Gardens to the South

I try to develop “rooms” in my landscape. This serves as a glorified hallway from our courtyard around to our side yard and backyard deck. Click image for larger view.

Pretty much everything you see in this part of our travelogue used to be filled with thriving St. Augustine. However, as the trees grew larger their shade grew heavier. I finally decided to throw in the towel and switch over to more shade-tolerant plants.

Continued Below


I have pots of tropicals in this area in summer. You’ve seen them here in e-gardens before. This is where I use my small bromeliads – the trailing selections of Neoregelias. I have accumulated probably 100 different types, and I bring the best 30 or 40 out in the warm weather. They stay in pots that we sink halfway down into the ground. Right now they’re toasty warm in my greenhouse.

A 15-inch retaining wall breaks up a rather steep slope in this part of our landscape. Plants you see in this photo, from the bottom going upward: Wintergreen boxwood, Carissa holly, purple wintercreeper euonymus groundcover showing its reddish-purple winter color, Compacta nandina, and farther up on the hill, Dazzler holly, mondograss groundcover and the last remains of fall color on oakleaf hydrangeas. All of these plants have done well with a minimum of direct sunlight – too little to sustain St. Augustine in the same locations. Click image for larger view.

Purple wintercreeper euonymus is deep green all summer, turning reddish-maroon in the winter. It’s reliably winter-hardy in all parts of Texas, and it’s suited to sun or shade.

See details of this photo below. Click image for a larger view.

There are several things worthy of note in this photo. We made these concrete stepping stones 25 years ago. This is the third place where they’re been in our landscape. I made reusable forms and we poured 15 at a time. As the concrete began to set we pushed rock salt and a few leaves into the surface (rock salt into every one, leaves into a few). As they dried in a couple of days, we swept the rock salt off and gathered it to use again. It left pits in the concrete for an aged look. The leaves left their fossilized imprints. I used a rock hammer (with goggles!) to knock off all corners of each stone. And we repeated the process until we had enough stones for a walk.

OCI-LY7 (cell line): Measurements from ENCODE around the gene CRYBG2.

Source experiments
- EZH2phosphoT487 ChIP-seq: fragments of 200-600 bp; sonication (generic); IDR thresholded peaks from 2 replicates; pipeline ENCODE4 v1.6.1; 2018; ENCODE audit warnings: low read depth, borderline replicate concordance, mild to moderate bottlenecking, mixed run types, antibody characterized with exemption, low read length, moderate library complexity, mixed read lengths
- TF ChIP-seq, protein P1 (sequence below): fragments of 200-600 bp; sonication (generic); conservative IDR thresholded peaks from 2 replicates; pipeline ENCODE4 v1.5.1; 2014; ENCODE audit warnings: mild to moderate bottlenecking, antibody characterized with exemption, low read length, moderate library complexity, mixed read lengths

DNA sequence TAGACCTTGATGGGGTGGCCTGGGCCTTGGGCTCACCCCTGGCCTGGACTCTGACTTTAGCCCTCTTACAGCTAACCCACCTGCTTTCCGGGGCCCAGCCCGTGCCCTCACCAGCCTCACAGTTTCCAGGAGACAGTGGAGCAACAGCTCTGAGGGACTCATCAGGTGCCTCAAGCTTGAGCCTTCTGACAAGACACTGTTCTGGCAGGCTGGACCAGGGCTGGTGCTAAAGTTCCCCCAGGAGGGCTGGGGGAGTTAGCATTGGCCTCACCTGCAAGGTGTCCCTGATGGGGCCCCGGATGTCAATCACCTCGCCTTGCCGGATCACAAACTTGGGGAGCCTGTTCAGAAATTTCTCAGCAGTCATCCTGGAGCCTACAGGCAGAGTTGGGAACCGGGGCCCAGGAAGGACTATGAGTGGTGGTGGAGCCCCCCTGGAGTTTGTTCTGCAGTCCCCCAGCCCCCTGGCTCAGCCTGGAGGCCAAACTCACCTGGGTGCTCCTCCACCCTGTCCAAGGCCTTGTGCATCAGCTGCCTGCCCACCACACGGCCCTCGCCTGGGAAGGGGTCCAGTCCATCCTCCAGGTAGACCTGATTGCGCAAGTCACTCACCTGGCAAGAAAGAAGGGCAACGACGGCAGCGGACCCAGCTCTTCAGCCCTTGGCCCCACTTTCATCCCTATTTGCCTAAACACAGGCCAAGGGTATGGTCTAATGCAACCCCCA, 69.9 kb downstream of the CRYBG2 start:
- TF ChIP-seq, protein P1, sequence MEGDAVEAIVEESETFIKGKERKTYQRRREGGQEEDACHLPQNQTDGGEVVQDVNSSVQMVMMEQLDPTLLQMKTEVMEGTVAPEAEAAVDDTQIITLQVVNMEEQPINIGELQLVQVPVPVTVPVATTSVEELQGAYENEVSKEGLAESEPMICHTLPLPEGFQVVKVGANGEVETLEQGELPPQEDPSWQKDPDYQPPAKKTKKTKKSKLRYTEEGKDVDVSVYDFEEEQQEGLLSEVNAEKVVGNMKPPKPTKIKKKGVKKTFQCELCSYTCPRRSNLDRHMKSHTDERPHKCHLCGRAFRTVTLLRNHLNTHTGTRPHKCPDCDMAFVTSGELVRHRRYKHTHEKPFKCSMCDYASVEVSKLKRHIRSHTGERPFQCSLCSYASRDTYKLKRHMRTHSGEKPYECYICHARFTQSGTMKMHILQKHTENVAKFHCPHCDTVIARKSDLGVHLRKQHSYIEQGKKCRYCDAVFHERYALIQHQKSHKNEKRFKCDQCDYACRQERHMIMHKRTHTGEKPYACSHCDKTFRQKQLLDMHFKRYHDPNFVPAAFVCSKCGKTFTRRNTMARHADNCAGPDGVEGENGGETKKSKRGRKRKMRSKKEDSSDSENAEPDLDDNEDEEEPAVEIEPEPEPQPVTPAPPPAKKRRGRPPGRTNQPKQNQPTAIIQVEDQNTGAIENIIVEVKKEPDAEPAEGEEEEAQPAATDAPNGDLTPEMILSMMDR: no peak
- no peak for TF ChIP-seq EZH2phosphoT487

Also, the Adirondack chairs are made out of recycled milk cartons. I bought them from a company called By the Yard ( They’re very comfortable, and we’ve been very pleased with their durability.

Finally, I made this little patio myself from the leftover pavers when our driveway was finished. It’s no masterpiece, but it just goes to show you what you can do with scraps and determination.

These Carissa hollies and Wintergreen boxwoods will be sheared very lightly in 4 or 5 weeks to create rounded plants, then they’ll be allowed to grow naturally the rest of the year.

I am a big fan of choosing plants that grow to the size that you want, then basically leaving them alone with minimal shaping and pruning. Such it is with the shrubs at our house. We do trim many of them one time per year, usually in late January or early February. We’ll use gasoline-powered hedge shears to sculpt dwarf hollies, boxwood and other rounded types into temporary globes. Those plants grow out with wonderfully full new shoots in the spring and I rarely touch them with shears again until the following winter. And we trim almost all of our nandinas (now planted in 10 or 12 different beds) to remove half of the canes (the tallest ones) to within 1 inch of the ground. That allows the nandinas to send up new shoots to keep the plants full.

Carissa holly is a staple item in our landscape. It has completely taken the place of Indian hawthorns in my recommendations. Although it doesn’t bloom like the hawthorns, it is free of insects and diseases. Indian hawthorns have such problems now with the fatal Entomosporium fungal leaf spot.

Giant liriope in the Sperry landscape. Photo taken in the past several days.

Sometimes you want a plant that bridges between being a groundcover and being a shrub. Giant liriope is just such a plant. It grows to 15 inches tall (taller when blooming in summer), and it brings a graceful elegance to its spot in the landscape.

Posted by Neil Sperry
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